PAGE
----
There isn’t a wasted moment in “The One With the Embryos,” and the writers ensure that the aftermath of the game is just as enjoyable as the build-up. At once heartfelt and genuinely funny, this episode underlined what set “Friends” apart from the hundreds of sitcoms that have tried to rip off its formula and characters in the years since its broadcast. Instead of being happy with just taking classic sitcom scenarios and doing a good version of them, the “Friends” writers twisted and toyed with the clich├ęs until they were new and innovative again. It’s also a show that never shied away from taking storytelling risks that could have alienated the core fanbase (pairing Monica and Chandler, turning Ross and Rachel into a triangle with Joey), but because the writers stayed true to their characters (quirks, issues, faults and everything in between) they not only made it work, but made it work wonderfully.

“The One With the Embryos” is available on iTunes, on DVD, on Amazon Instant Video and is probably showing on some channel on your television right now.

Sunday, September 9, 2012

Star Trek – “The City on the Edge of Forever”


Season 1, Episode 28
Original Airdate: April 6, 1967
Writer: Harlan Ellison
Director: Joseph Pevney
Producer: Gene L. Coon, Gene Roddenberry
Cast: William Shatner, Leonard Nimoy, DeForest Kelley

Odd that the best episode of “Star Trek” also seems to argue against everything that the series holds dear. While the show always presents war as something the Federation and Enterprise will do anything to avert, here it appears to tell us it is necessary, and while the crew and Captain always seem to find a way to save lives no matter what the risk, here they seek to allow an innocent woman to die.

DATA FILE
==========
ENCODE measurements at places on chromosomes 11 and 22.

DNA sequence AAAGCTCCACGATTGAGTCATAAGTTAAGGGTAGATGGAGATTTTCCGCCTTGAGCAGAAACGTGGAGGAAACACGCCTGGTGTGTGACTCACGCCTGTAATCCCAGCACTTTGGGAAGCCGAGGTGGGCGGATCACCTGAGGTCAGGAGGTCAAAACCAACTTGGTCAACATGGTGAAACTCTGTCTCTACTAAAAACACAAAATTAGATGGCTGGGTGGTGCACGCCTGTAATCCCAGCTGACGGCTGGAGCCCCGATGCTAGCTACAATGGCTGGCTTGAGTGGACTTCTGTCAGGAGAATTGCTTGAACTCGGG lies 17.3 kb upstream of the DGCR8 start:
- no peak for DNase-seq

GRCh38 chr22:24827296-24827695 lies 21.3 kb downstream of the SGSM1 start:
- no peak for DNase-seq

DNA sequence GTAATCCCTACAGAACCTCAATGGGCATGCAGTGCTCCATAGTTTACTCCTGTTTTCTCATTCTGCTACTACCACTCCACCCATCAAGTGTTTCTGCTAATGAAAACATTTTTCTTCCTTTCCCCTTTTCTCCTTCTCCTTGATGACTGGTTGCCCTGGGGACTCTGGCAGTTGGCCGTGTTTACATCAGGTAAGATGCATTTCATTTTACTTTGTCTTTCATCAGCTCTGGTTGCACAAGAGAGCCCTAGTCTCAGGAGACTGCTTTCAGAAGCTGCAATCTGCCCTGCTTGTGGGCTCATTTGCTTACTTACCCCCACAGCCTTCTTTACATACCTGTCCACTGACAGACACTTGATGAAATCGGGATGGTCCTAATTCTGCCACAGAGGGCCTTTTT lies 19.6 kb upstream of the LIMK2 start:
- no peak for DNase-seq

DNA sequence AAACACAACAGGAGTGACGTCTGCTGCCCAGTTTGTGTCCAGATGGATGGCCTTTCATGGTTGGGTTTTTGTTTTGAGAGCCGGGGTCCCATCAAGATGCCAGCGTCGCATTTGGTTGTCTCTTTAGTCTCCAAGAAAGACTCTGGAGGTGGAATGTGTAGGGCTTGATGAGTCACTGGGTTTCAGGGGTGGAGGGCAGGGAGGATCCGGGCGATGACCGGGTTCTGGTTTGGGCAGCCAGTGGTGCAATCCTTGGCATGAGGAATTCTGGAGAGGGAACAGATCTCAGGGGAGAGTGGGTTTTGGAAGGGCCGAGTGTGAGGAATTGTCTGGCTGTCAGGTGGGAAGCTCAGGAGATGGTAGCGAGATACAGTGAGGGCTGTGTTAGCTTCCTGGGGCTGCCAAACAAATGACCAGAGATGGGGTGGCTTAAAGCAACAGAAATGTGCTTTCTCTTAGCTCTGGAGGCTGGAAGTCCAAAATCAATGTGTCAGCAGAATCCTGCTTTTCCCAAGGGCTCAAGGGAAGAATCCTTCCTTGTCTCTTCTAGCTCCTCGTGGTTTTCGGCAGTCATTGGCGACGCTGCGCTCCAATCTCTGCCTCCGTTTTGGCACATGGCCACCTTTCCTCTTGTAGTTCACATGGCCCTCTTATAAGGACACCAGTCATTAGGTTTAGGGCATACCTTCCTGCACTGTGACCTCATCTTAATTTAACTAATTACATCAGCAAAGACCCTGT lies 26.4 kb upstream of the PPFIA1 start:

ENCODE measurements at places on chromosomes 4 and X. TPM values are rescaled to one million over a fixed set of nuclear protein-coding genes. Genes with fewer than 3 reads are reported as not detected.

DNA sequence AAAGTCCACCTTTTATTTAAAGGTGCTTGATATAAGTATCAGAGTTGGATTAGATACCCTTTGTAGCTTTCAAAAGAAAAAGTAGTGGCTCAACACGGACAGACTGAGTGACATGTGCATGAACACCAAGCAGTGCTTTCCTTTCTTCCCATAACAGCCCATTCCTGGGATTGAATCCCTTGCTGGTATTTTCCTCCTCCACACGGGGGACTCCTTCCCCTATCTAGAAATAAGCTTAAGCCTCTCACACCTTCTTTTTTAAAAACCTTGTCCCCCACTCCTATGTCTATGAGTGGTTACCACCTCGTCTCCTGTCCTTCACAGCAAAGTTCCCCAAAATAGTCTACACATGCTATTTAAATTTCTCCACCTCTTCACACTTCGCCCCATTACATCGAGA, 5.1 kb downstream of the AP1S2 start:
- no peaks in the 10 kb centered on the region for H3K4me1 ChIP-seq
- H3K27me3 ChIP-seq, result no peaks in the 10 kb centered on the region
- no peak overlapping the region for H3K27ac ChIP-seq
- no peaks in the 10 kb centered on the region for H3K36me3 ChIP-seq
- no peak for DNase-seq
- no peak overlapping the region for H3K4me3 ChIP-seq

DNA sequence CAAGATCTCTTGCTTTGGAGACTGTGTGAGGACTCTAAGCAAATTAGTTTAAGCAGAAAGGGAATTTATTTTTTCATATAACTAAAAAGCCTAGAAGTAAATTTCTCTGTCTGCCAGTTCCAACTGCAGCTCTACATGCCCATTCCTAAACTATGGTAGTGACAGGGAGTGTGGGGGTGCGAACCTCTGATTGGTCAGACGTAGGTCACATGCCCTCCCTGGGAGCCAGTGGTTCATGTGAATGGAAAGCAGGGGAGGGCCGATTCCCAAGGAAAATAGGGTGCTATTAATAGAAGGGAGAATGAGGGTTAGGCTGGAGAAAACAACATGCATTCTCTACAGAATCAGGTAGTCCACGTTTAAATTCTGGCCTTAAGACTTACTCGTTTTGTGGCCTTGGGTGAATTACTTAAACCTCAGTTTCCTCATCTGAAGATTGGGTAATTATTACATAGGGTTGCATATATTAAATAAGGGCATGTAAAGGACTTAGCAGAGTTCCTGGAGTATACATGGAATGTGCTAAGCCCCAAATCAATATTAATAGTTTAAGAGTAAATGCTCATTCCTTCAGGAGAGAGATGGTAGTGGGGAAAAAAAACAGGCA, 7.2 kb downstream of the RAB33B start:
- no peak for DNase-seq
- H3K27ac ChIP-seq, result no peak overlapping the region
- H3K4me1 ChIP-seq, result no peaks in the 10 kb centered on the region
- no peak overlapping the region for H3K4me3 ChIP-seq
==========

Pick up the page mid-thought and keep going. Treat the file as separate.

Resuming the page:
Of course upon further examination there’s so much more to it than that, but let’s not get ahead of ourselves.

The episode begins with Dr. McCoy (DeForest Kelley) accidentally overdosing on a drug that gives him manic paranoia. He escapes the Enterprise before he can be secured and manages to slip into the time stream thanks to a talking rock, and soon changes the course of history to the point where the Enterprise and Federation no longer exist. Captain Kirk (William Shatner) and Spock (Leonard Nimoy) follow him to 1930 San Francisco to stop him from doing whatever it was that created this mess, and in the process Kirk falls for dreamy soup-kitchen owner Edith Keeler (Joan Collins). Soon Kirk and Spock realize that Edith is meant to die and McCoy saves her, which accidentally allows Hitler to win World War II and change everything. Phew.

In case you couldn’t tell from the above paragraph, the storytelling here is very complex, but never to the point where you lose yourself in the intricacies.  Often, the first “Star Trek” series doesn’t get enough credit for its story structure and great complex storylines, but rewatch an episode like this or “The Trouble WithTribbles” and you’ll be surprised by how many balls the writers juggle with ease. While the plot here has many facets, it never feels forced or rushed. It was written by Harlan Ellison, then famously revised and rewritten by several producers and ghost-writers, and instead of feeling watered-down or convoluted because of the multiple voices, it soars on both a mechanical and emotional level. It would have been so much easier to write the episode about Kirk and Spock preventing McCoy from killing someone in his madness, but this is much more intriguing.

Joan Collins - Soft focus, angel lighting